Marina Ovsyannikova, the Russian journalist who dared to interrupt a live TV broadcast to protest her country’s invasion of Ukraine, was briefly detained by Russian authorities for the second time this weekend.
News of her arrest broke on her Telegram account on Sunday after friends reported she was arrested by police in Moscow while riding her bicycle and was put into a white van.
According to the Moscow Times – which has been operating in exile from Amsterdam since March – Ovsyannikova was released three hours later after being accused of “discrediting” the Russian military.
Ovsyannikova was editor of the government-controlled Pervyy Kanal at the start of the Russian invasion of Ukraine on February 24.
Distressed by the footage from Ukraine, she interrupted the channel’s main evening newscast on March 14 and held up a poster protesting the war and calling on viewers not to “believe propaganda”.
She was briefly detained, fined $527 (30,000 rubles) and left Russia soon after. Until recently, she lived outside Russia, working for the German newspaper Die Welt under a temporary contract.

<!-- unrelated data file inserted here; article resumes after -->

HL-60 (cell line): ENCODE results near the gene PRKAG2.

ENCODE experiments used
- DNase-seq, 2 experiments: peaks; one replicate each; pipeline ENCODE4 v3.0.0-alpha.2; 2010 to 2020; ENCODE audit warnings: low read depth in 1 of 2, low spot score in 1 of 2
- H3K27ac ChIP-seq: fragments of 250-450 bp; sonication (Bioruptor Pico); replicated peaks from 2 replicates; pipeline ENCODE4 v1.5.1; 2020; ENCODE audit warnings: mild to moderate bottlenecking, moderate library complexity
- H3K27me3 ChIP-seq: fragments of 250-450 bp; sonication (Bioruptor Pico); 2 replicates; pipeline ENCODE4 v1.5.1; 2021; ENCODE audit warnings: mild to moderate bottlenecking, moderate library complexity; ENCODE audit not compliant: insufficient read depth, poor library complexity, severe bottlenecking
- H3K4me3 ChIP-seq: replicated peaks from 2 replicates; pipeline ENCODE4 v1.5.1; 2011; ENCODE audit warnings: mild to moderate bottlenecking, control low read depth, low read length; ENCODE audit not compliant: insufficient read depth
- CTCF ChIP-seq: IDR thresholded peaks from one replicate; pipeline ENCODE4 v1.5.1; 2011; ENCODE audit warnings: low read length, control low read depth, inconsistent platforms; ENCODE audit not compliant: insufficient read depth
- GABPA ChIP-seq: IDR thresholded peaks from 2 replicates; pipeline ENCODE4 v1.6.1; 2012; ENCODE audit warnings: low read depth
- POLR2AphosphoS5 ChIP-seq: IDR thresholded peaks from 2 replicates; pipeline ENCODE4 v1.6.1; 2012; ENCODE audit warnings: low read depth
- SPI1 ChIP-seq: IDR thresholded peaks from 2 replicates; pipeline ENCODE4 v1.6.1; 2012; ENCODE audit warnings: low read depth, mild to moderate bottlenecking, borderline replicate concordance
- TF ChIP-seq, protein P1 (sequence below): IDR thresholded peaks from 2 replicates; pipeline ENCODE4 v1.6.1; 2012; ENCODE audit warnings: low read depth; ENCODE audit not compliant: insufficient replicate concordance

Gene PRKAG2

On July 3, the journalist announced on her Instagram account that she was returning to Russia to fight for access to her two children after her ex-husband filed a lawsuit seeking sole custody in Moscow.
Ovsyannikova said in the message that she could be arrested upon her return, but despite those fears, she stepped up her public campaign against the war upon her return.
On Friday July 15, she carried out a second demonstration alone near the Kremlin. Video footage shows her standing facing the Kremlin, holding up a sign with slogans criticizing Russian aggression against Ukraine and President Vladimir Putin. At her feet were two realistic child dolls covered in red dye.
The Moscow Times, however, reported that his new charges were instead related to his participation in the trial of Russian opposition figure Ilya Yashin last week.
Ovsyannikova was among hundreds of journalists and opposition activists who showed up outside the courtroom to show their support.
Yashin has been accused of spreading false information about the Russian military after discussing alleged war crimes committed in the Ukrainian town of Bucha on a YouTube video.
There has been a widespread crackdown on anti-war protests and dissent across Russia since its war in Ukraine began.
According to a recent report by Russian independent human rights watchdog OVD-info, there have been 15,000 detentions since February 24 and at least 178 people are currently going through the courts and face long prison sentences. .